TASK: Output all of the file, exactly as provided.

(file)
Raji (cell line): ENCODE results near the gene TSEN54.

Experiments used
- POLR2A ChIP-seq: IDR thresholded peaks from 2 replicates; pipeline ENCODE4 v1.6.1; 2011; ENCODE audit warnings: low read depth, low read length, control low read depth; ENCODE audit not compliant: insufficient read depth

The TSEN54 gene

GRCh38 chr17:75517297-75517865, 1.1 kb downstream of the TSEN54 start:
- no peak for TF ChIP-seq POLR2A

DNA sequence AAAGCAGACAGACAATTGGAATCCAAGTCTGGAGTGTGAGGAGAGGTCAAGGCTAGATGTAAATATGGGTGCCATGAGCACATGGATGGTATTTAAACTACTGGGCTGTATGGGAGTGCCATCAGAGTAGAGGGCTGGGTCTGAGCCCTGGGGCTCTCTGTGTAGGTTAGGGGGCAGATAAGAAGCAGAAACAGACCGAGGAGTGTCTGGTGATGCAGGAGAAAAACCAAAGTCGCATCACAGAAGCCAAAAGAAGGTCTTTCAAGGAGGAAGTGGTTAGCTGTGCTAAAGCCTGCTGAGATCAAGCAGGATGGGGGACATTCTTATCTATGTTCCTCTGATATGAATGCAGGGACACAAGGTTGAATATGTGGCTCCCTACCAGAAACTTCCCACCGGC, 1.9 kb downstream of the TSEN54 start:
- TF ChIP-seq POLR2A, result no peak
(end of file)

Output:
Raji (cell line): ENCODE results near the gene TSEN54.

Experiments used
- POLR2A ChIP-seq: IDR thresholded peaks from 2 replicates; pipeline ENCODE4 v1.6.1; 2011; ENCODE audit warnings: low read depth, low read length, control low read depth; ENCODE audit not compliant: insufficient read depth

The TSEN54 gene

GRCh38 chr17:75517297-75517865, 1.1 kb downstream of the TSEN54 start:
- no peak for TF ChIP-seq POLR2A

DNA sequence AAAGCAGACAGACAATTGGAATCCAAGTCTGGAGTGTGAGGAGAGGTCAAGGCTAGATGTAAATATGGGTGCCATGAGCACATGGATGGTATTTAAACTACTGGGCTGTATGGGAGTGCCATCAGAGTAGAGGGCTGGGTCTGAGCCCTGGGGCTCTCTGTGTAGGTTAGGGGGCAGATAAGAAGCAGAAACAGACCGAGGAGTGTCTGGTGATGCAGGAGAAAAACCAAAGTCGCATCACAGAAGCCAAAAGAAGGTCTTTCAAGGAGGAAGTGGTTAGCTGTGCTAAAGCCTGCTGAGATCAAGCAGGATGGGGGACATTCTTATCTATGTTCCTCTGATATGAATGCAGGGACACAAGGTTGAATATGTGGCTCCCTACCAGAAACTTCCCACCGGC, 1.9 kb downstream of the TSEN54 start:
- TF ChIP-seq POLR2A, result no peak